Cash Out Refinance Loans at the Lowest Rate Made Quick and Simple
Need refinancing options on a home, or other real estate? Choosing a refinance product that matches your goals and making sure you get the best rate for your given scenario can feel like playing whack-a-mole. We’re here to make the home refinance process a whole lot easier, with tools and expertise that will help guide you along the way, starting with a FREE refinance analysis request. We’ll help you clearly see differences between loan programs, allowing you to choose the right one for you – whether this is your first refinance or seventh.
The Cash Out Refinance Process
Here’s how our home refinance process works:
- Complete our simple home refinance analysis request
- We’ll provide you with options based on your unique criteria and scenario
- Compare mortgage interest rates and terms
- Choose the offer that best fits your needs
A cash-out refinance is a way to both refinance your mortgage and borrow money at the same time. You refinance your mortgage and receive a check at closing. The balance owed on your new mortgage will be higher than your old one by the amount of that check, plus any closing costs rolled into the loan.
There are no restrictions on how you use the proceeds from a cash-out refinance – you can use it for any purpose you like (though there may be tax consequences – see below). Some of the more common ones are home improvements or repairs, paying off other debts, education costs, starting a business or medical expenses. Cash-out refinancing is basically a combination of refinancing and a home equity loan. You can borrow the money you need, as with a home equity loan or line of credit (HELOC).
Cash-Out Refinancing and Home Equity
To qualify for a cash-out refinance, you need to have a certain amount of equity in your home equity.
Let’s say your home is worth $300,000 and you owe $200,000 on your mortgage. That gives you $100,000 in home equity, or 33 percent of the home’s value.
You generally want to retain at least 20% equity after refinancing , so that gives you $40,000 available to borrow. However, the minimum retained equity allowed is 20% for conventional loans and 15% for FHA loans.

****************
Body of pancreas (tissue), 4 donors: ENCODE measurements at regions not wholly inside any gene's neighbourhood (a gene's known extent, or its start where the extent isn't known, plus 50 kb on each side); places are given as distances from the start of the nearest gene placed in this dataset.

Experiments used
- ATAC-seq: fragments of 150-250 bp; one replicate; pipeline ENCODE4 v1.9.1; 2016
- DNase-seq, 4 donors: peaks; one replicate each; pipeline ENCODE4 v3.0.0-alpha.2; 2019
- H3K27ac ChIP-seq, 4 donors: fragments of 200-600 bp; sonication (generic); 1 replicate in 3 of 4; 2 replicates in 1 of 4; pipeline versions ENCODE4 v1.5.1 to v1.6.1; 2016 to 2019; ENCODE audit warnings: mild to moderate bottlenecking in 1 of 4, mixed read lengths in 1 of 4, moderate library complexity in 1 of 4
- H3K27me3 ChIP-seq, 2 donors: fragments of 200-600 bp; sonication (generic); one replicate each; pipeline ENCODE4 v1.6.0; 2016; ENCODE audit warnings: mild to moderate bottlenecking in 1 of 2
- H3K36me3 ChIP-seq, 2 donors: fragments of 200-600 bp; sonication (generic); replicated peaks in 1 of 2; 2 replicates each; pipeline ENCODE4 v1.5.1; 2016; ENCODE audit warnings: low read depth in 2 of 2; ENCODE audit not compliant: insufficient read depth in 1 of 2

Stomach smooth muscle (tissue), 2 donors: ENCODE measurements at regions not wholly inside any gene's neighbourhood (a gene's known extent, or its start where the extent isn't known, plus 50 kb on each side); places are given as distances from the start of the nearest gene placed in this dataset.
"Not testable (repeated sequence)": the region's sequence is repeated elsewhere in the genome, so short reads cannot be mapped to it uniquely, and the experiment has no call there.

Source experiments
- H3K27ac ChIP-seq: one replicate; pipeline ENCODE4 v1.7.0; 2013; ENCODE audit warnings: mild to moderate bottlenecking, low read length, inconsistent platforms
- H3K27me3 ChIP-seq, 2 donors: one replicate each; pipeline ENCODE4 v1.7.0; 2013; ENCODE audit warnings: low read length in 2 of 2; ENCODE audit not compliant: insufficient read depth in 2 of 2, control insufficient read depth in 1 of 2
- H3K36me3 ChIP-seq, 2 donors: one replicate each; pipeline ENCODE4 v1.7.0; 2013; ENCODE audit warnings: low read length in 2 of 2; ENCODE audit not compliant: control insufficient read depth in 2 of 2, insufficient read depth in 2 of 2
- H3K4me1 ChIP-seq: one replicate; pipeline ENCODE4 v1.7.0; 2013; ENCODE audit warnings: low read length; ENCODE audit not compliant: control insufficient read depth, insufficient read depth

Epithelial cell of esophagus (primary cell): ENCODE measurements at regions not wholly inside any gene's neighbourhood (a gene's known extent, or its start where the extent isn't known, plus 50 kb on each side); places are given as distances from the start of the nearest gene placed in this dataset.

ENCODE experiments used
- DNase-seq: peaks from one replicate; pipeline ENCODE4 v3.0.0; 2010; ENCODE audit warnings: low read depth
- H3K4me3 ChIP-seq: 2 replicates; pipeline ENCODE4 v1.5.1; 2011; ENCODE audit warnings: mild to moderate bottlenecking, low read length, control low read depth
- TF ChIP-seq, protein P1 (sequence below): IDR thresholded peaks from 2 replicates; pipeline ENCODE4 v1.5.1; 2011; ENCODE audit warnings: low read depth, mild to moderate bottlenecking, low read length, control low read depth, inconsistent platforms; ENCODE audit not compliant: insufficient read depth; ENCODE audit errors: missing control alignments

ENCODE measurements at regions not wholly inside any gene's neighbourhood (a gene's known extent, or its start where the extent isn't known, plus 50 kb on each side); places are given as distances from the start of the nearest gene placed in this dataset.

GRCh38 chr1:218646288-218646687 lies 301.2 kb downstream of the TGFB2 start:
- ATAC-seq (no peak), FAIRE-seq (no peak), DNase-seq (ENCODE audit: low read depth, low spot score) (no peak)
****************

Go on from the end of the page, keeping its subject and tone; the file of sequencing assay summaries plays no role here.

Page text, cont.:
To borrow that amount, you would take out a new mortgage for $240,000 ($200,000 already owed plus $40,000) and receive a $40,000 check at closing. This doesn’t take into account your closing costs, which can be 3 to 6% of the loan amount and are almost always rolled into the mortgage.
If your over 62 years old, you can qualify for a Reverse Mortgage which may better suit your needs, to learn more, click here.
Advantages of Cash-Out Refinancing
- Refinance mortgage rates tend to be lower than the interest rates on other types of debt, so it’s a very cost-effective way to borrow money. If you use the cash to pay off other debts such as credit cards or a home equity loan, you’ll be lowering the interest rate you pay on that debt.
- Mortgage debt can also be repaid over a considerably longer period than other types of debt, up to 30 years, so it can make your payments more manageable if you have a large amount of debt that must be repaid in 5-10 years.
- If market rates have dropped since you took out your mortgage, a cash-out refinance can let you borrow money and reduce your mortgage rate at the same time.
- Mortgage interest is generally tax-deductible, so by rolling other debt into your mortgage you can deduct the interest paid on it up to certain limits, assuming that you itemize deductions.
If you use the funds to buy, build or improve a home, you can deduct mortgage interest paid on loan principle up to $1,000,000 for a couple and $500,000 foa a single. But if you use the proceeds from a cash-out refinance for other purposes, such as education expenses or paying off credit cards, the IRS treats it as a home equity loan, and you can only deduct the interest on the first $100,000 borrowed by a couple and $50,000 for a single.
Disadvantages of Cash-Out Refinancing
One of the big drawbacks of a cash-out refinance is that you pay closing costs on the entire loan amount. So if you owe $200,000 on your mortgage and use a cash-out refinance to borrow another $40,000, you’re paying closing costs of 3 to 6% on the entire $240,000. For this reason, a cash-out refinance works best if you can also reduce your overall mortgage rate or if you wish to borrow a large sum. For smaller amounts, a home equity loan or line of credit (HELOC) may be a better choice.